Kangaroo gets loose in Tampa

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The kangaroo has since been reunited with its owner, the Hillsborough County Sheriff’s Office said.

TAMPA, Fla. — Deputies with the Hillsborough County Sheriff’s Office responded to a rather unusual call Thursday morning in Tampa: a kangaroo on the loose.

According to social media posts from the sheriff’s office, the kangaroo had found itself stuck inside an apartment complex’s pool area near Fowler Avenue and 56th Street South.

“There’s a kangaroo in my apartment complex,” a perplexed 911 caller said in a video released by the sheriff’s office. 

The Hillsborough County Sheriff’s Office Agriculture Unit helped to reunite the kangaroo with its owner. Deputies confirmed that the owner had proper registrations for the animal. The agency did not say how the kangaroo got loose.


Later in the video, aerial footage captures the kangaroo hopping around the pool — an unusual site even for Florida’s standards.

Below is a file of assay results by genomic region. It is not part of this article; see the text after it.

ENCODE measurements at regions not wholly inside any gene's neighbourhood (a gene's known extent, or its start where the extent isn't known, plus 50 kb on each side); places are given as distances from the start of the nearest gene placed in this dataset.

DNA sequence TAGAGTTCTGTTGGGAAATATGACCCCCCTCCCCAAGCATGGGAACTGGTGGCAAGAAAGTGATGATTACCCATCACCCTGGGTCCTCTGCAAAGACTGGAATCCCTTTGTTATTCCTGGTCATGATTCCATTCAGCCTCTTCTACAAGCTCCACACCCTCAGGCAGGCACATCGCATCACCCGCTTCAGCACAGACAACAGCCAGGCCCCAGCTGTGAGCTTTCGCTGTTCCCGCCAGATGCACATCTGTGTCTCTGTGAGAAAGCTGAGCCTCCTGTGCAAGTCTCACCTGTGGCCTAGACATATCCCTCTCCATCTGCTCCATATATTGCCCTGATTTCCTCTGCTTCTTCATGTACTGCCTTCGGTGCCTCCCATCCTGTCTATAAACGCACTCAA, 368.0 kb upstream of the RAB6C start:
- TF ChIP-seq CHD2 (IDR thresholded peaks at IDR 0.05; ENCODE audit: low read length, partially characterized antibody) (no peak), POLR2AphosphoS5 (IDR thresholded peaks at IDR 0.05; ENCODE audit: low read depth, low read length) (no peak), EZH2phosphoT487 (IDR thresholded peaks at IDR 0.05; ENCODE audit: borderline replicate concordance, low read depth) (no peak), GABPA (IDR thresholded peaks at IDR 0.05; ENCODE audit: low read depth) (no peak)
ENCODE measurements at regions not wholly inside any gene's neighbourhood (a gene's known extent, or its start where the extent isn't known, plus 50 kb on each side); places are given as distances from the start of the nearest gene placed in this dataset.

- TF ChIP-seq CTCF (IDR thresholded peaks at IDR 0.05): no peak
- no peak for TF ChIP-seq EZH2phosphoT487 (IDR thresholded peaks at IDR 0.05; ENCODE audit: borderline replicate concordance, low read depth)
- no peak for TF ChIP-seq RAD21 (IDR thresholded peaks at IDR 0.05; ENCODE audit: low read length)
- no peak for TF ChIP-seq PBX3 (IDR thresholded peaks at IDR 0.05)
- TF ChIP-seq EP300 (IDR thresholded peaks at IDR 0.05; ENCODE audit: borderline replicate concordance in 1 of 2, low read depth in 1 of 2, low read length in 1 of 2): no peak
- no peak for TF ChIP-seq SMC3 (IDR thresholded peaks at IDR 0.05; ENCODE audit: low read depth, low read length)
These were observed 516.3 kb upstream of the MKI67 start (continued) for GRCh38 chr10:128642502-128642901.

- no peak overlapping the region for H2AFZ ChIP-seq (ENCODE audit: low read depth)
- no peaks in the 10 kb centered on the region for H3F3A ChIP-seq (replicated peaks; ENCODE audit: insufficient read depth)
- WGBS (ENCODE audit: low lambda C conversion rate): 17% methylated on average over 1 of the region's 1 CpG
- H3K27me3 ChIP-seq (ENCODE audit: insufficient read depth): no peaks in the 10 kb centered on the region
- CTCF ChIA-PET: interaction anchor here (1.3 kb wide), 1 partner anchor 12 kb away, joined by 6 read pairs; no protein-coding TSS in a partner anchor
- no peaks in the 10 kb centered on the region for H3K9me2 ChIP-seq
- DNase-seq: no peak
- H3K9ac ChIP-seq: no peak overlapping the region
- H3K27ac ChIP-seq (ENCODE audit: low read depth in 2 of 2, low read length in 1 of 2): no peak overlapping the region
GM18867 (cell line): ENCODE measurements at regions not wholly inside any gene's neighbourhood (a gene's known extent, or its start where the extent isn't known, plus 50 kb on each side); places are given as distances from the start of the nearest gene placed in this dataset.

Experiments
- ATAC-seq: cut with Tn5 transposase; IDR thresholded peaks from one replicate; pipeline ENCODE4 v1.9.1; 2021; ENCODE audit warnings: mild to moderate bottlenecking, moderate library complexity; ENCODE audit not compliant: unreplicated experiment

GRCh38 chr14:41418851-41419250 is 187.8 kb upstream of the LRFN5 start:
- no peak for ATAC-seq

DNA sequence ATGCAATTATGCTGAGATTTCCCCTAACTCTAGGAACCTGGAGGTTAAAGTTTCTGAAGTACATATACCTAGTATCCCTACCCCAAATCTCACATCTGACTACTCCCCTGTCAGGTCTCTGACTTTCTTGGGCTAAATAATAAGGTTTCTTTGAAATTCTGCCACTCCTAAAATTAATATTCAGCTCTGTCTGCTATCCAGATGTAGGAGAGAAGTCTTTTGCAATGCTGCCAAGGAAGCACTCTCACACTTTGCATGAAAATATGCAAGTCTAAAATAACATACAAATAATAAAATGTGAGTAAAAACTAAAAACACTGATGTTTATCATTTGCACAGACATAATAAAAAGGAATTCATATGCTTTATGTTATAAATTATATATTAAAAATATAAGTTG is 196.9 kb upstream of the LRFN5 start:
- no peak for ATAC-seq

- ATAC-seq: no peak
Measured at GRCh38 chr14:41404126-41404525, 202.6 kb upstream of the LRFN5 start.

Kangaroos are famously native to Australia. But, with the right permits, Floridians can own specific wildlife as pets. 

Last year, 10 Tampa Bay looked into what wildlife can be owned as pets in Florida. Animals are broken down into three classes: Class I, Class II and Class III.

Class I wildlife is a category of animals that are considered to be a real or potential threat to human safety and are not allowed to be owned as pets. Think of animals like cheetahs, lions, tigers, crocodiles and bears.

Class II wildlife are also considered to present a potential threat to human safety but can be owned as pets.

“Substantial experience requirements and specific cage requirements must be met before a license will be issued,” the Florida Fish and Wildlife Conservation Commission’s website explains.

Class II animals include bobcats, alligators, giraffes and coyotes.

Lastly, Class III wildlife is such a large classification that there’s no specific list of animals. Exotic birds (parrots, parakeets, finches), small mammals (foxes, skunks, raccoons, lemurs), many reptile species (snakes, lizards, turtles, tortoises) and all amphibian species (frogs, salamanders, etc.) are included.

Venomous reptiles, with exclusions, are in a class of their own and require specific licenses. 

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Kangaroo gets loose in Tampa

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